- Security researchers have identified a new campaign led by a sophisticated state-sponsored threat actor based in China, called Hafnium. The researchers, including Microsoft and security firm Volexity, allege the actor is behind a recent series of cyberattacks targeting on-premises Exchange server software to exfiltrate data from a number of U.S. companies and other organizations, according to a series of blogposts released Tuesday.
- The threat actors were recently observed using zero-day vulnerabilities or stolen passwords to gain access and create a web shell to take control of the compromised server. The threat actor has targeted U.S. infectious disease researchers, higher education institutions, defense contractors and policy think tanks, among others.
- Microsoft is encouraging all Exchange server customers to patch their systems with security updates it released on Tuesday. The company has alerted federal authorities about the attacks, according to Tom Burt, corporate vice president, customer security and trust at Microsoft, in a blogpost.
Microsoft is urging customers to install security updates into their systems because of concerns the vulnerability could be exploited. Hafnium has targeted organizations that use internet-facing servers and used legitimate open source frameworks like Covenant as a mechanism for command and control.
"Even though we've worked quickly to deploy an update for the Hafnium exploits, we know that many nation state actors and criminal groups will move quickly to take advantage of any unpatched systems," Burt said in the post. "Promptly applying today's patches is the best protection against this attack."
He also emphasized that the current attack is completely unrelated to the cyber campaign that attacked SolarWinds.
Researchers from Huntress told Cybersecurity Dive that they have checked more than 2,000 Exchange servers and found more than 200 organizations compromised and have seen 350 web shells. Huntress is actively providing updates on what is has found.
"Some targets may have more than one web shell, potentially indicating automated deployment or multiple uncoordinated actors," said John Hammond, senior security researcher at Huntress said via email. "These endpoints do have antivirus or EDR solutions installed, but this has seemingly slipped past a majority of preventative security products."
He said the scope of the attacks appears to be wider that Microsoft earlier claimed, and the confirmed target list includes city and county governments, residential power providers, banks, healthcare providers to mom-and-pop stores.
Researchers at Volexity first observed suspicious activity on Jan. 6, when it found unusual activity involving Exchange Server activity at two of its customers. Large amounts of data were being sent to IP addresses that it says were not tied to legitimate entities.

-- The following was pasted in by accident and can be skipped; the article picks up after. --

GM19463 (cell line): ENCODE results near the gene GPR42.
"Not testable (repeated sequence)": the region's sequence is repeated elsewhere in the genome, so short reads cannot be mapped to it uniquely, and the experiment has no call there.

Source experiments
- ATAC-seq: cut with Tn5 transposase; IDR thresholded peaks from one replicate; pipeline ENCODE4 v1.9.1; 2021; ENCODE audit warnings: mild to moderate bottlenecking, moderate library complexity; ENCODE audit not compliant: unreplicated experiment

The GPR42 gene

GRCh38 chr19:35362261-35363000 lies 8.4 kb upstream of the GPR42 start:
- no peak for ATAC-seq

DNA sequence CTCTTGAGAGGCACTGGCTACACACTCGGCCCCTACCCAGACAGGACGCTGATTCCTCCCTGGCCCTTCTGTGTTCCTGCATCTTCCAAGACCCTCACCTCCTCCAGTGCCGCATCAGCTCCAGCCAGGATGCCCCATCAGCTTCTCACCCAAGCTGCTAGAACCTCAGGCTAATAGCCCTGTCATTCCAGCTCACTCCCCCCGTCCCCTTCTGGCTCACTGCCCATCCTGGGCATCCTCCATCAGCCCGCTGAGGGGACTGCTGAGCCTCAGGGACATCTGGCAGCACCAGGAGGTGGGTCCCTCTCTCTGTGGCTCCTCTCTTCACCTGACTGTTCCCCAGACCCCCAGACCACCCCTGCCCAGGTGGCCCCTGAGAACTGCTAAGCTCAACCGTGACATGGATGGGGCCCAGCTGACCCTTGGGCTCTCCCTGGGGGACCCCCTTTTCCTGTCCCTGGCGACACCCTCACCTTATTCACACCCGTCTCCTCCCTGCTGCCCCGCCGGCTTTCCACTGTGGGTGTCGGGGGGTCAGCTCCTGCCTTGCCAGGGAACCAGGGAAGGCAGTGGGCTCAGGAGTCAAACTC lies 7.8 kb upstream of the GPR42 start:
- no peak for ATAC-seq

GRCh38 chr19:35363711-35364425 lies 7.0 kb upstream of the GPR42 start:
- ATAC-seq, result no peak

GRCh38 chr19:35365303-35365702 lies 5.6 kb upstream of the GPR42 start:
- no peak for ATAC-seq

An investigation found the attackers were exploiting a "zero day server side request forgery (SSRF) vulnerability in Microsoft Exchange" (CVE-2021-26855) in order to steal the full contents of several user mailboxes, according to the Volexity blogpost.
"This vulnerability is remotely exploitable and does not require authentication of any kind, nor does it require any special knowledge or access to a target environment," according to the post. "The attacker only needs to know the server running Exchange and the account from which they want to extract email."
Researchers at Dubex were also credited with alerting Microsoft.
The vulnerability exists in the latest version of Exchange 2016 on fully patched Windows Server 2016, according to the post. The vulnerability is also found in Exchange 2019, however that has not been tested on fully patched versions.
Microsoft researchers said the other vulnerabilities include the following:
CVE-2021-26857, an insecure deserialization vulnerability in the Unified Messaging Service. This allowed Hafnium to run code as SYSTEM on the Exchange server.
CVE-2021-26858 and CVE-2021-27065, which are post-authentication arbitrary write file vulnerabilities in exchange.
Microsoft posted guidance in June 2020 about how to defend Exchange servers that are under attack and earlier this month posted about the rise of web shell attacks.
The Chinese foreign ministry, when asked about the Microsoft allegations during a regular daily press conference session, said the claims were groundless and reiterated that China is opposed to cyber attacks.
Researchers at Check Point said last month that a China-affiliated group cloned and actively used a hacking tool developed by the Equation Group, a group with ties to the National Security Agency. The campaign was reported to Microsoft by security officials at Lockheed Martin, according to a blogpost by Check Point.